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John Watt Beattie
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John Watt Beattie (1859-1930), photographer and antiquarian, was born on 15 August 1859 at Aberdeen, Scotland, son of John Beattie, master house-painter and photographer, and his wife Esther Imlay, née Gillivray. After a grammar-school education he migrated with his parents and brother in 1878, and struggled to clear a farm in the Derwent Valley, Tasmania. He soon turned to his life's work. From 1879 he made many photographic expeditions into the bush, becoming a full-time professional in 1882 in partnership with Anson Bros whom he bought out in 1891. Gifted with both physical zeal and craftsman skills, he probably did more than anyone to shape the accepted visual image of Tasmania. An admirer of William Piguenit, Beattie stressed the same wildly romantic aspects of the island's beauty. His work included framed prints, postcards, lantern-slides and albums, and was the basis for a popular and pleasing set of Tasmanian pictorial stamps (in print 1899-1912).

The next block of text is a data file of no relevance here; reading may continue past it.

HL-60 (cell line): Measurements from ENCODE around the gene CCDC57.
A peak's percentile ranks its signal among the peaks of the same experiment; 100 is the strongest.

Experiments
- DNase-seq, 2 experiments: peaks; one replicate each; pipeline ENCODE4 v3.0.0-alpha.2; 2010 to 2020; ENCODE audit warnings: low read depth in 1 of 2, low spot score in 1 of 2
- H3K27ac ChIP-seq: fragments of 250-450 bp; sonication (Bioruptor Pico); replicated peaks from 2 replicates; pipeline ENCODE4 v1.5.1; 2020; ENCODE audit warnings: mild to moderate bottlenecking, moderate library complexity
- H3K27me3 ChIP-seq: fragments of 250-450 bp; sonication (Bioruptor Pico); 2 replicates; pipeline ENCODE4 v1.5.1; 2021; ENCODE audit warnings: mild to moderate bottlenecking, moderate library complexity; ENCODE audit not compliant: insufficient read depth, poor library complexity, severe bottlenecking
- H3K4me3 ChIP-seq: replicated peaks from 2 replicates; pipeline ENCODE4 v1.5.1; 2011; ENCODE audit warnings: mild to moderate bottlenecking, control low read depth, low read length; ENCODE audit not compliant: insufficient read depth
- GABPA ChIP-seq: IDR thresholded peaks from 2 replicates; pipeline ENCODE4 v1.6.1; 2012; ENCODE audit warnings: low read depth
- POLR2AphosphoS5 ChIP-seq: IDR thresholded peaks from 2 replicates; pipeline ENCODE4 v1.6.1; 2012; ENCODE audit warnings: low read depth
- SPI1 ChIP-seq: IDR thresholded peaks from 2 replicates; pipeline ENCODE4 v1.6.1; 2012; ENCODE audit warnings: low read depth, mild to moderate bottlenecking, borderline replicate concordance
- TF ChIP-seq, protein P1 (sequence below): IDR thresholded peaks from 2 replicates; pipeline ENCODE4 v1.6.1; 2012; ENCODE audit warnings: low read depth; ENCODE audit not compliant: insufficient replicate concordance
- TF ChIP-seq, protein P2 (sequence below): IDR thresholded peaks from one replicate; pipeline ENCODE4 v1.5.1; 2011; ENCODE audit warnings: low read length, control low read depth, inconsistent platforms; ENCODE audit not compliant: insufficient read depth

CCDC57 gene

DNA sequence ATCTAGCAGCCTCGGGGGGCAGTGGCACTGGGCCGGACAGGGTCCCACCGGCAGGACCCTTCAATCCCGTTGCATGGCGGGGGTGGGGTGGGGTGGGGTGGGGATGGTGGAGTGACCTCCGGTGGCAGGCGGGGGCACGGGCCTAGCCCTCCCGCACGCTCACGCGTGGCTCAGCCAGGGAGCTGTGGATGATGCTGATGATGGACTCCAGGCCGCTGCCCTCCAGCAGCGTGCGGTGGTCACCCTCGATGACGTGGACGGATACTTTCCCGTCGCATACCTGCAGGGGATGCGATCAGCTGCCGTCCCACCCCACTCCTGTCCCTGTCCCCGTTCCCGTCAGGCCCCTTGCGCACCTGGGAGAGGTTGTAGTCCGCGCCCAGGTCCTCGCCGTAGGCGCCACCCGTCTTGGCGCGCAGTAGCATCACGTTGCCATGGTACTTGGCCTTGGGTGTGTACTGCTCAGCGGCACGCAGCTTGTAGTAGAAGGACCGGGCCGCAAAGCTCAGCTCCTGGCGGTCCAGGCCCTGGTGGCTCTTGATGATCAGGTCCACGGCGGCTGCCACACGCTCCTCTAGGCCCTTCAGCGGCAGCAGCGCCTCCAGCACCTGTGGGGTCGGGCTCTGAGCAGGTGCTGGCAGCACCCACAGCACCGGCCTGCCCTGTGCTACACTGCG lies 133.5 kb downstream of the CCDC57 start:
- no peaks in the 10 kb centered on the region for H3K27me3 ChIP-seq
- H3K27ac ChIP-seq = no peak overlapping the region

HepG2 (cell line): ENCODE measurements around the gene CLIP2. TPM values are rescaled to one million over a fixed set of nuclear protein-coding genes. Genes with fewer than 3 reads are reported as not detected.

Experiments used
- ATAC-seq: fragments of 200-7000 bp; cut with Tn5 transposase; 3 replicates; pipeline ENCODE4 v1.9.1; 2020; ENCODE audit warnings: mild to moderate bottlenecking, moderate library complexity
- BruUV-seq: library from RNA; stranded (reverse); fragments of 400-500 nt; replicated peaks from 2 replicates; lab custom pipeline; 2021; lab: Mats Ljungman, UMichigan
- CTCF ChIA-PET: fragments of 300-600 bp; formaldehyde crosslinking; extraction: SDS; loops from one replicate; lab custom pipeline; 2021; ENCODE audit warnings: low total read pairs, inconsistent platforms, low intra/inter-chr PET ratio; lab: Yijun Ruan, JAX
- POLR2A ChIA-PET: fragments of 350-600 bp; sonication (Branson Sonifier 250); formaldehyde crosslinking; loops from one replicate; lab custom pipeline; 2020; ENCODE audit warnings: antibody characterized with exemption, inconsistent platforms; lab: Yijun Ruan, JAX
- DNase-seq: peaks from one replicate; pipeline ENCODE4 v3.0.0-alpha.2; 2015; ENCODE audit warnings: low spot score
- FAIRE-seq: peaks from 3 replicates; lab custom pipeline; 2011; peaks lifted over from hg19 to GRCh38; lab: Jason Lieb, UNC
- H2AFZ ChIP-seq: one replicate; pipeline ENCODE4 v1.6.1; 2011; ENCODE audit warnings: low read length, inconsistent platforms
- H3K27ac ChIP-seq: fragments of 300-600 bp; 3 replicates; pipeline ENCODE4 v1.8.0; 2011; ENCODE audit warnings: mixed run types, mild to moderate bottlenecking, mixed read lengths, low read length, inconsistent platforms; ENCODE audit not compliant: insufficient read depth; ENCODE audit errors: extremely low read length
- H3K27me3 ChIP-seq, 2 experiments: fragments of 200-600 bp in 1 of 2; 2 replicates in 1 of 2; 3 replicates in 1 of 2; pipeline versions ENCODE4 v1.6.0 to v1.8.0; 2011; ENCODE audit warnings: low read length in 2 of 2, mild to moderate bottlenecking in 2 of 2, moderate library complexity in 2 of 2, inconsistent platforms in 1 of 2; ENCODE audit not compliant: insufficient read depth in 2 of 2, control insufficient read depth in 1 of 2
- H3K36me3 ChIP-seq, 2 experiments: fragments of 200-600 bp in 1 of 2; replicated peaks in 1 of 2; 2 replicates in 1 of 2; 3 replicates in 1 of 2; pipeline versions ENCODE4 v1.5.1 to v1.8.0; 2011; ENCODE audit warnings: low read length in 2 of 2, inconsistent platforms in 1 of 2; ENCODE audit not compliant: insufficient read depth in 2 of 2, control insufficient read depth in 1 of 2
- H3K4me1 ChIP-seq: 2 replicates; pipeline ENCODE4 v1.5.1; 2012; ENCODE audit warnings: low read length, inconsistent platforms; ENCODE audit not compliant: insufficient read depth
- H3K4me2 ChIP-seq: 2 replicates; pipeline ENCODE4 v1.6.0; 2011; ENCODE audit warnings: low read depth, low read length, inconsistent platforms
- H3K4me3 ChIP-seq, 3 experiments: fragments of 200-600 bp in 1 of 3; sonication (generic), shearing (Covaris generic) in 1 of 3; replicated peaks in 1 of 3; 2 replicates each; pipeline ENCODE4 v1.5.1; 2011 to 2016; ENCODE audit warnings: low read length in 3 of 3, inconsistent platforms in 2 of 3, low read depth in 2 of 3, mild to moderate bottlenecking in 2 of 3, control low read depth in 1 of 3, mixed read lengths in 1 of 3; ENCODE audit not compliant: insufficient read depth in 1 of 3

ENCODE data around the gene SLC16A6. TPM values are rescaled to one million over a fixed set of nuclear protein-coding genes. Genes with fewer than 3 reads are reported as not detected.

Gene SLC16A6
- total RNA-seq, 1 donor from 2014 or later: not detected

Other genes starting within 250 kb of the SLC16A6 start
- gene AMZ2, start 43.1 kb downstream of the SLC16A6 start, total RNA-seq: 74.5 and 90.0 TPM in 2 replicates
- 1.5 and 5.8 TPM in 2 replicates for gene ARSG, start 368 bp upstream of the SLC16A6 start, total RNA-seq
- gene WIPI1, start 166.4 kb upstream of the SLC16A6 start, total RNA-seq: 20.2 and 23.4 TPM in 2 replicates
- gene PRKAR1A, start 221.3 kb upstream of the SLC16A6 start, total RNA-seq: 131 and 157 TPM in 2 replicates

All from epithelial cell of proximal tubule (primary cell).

Many of Beattie's photographs of people and places were published in the Cyclopedia of Tasmania, (1st edn. 1900). He also prepared sets of lecture slides on the topography and history of Tasmania and gave many lectures himself. He was interested in the history and made an important collection of items relating to Port Arthur &convict days, which was sold to the Queen Victoria Museum, Launceston in 1927. Another collection was secured for the Tasmanian Museum Hobart after Beattie's death through William Walker, the City paying £250. Some of Beattie's lectures and photographic notes were placed with the Royal Society's manuscripts on loan by the Museum. Some other papers of J.W. Beattie were bequeathed by him to the Royal Society for safe-keeping. These consist of copies of historical manuscripts and some original manuscripts, press cuttings and notes.
For more information see: http://adb.anu.edu.au/biography/beattie-john-watt-5171